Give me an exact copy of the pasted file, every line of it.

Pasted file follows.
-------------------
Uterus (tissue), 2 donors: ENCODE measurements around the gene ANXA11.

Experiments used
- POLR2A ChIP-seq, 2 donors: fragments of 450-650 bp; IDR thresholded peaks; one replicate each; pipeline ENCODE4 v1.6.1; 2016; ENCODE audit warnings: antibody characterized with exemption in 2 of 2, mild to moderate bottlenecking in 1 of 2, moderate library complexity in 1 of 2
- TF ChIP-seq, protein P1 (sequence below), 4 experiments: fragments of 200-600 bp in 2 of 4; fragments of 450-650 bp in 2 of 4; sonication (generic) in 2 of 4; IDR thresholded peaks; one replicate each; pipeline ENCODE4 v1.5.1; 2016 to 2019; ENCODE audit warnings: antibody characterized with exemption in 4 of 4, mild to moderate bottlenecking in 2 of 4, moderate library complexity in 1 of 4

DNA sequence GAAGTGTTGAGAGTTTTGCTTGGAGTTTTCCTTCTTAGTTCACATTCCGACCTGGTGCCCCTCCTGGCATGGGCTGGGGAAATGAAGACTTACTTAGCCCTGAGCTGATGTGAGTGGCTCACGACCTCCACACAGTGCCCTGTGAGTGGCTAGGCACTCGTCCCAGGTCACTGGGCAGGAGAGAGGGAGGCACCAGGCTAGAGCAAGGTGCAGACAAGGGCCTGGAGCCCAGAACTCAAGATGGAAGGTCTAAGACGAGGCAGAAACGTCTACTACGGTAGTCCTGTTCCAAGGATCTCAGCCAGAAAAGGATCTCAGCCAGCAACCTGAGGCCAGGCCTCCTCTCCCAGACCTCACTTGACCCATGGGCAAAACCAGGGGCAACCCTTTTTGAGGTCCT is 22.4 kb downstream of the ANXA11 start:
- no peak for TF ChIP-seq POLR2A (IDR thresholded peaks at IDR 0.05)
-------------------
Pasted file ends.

Uterus (tissue), 2 donors: ENCODE measurements around the gene ANXA11.

Experiments used
- POLR2A ChIP-seq, 2 donors: fragments of 450-650 bp; IDR thresholded peaks; one replicate each; pipeline ENCODE4 v1.6.1; 2016; ENCODE audit warnings: antibody characterized with exemption in 2 of 2, mild to moderate bottlenecking in 1 of 2, moderate library complexity in 1 of 2
- TF ChIP-seq, protein P1 (sequence below), 4 experiments: fragments of 200-600 bp in 2 of 4; fragments of 450-650 bp in 2 of 4; sonication (generic) in 2 of 4; IDR thresholded peaks; one replicate each; pipeline ENCODE4 v1.5.1; 2016 to 2019; ENCODE audit warnings: antibody characterized with exemption in 4 of 4, mild to moderate bottlenecking in 2 of 4, moderate library complexity in 1 of 4

DNA sequence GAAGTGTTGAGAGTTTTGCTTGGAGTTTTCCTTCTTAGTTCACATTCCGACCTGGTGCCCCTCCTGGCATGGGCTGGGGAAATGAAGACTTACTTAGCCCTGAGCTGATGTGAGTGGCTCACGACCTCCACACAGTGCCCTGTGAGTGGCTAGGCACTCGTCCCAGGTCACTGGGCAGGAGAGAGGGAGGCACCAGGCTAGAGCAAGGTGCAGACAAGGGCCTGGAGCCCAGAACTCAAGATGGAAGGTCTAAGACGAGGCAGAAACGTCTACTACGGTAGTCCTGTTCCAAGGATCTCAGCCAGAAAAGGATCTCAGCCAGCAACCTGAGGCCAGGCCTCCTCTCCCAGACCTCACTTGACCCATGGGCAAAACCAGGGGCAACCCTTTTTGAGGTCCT is 22.4 kb downstream of the ANXA11 start:
- no peak for TF ChIP-seq POLR2A (IDR thresholded peaks at IDR 0.05)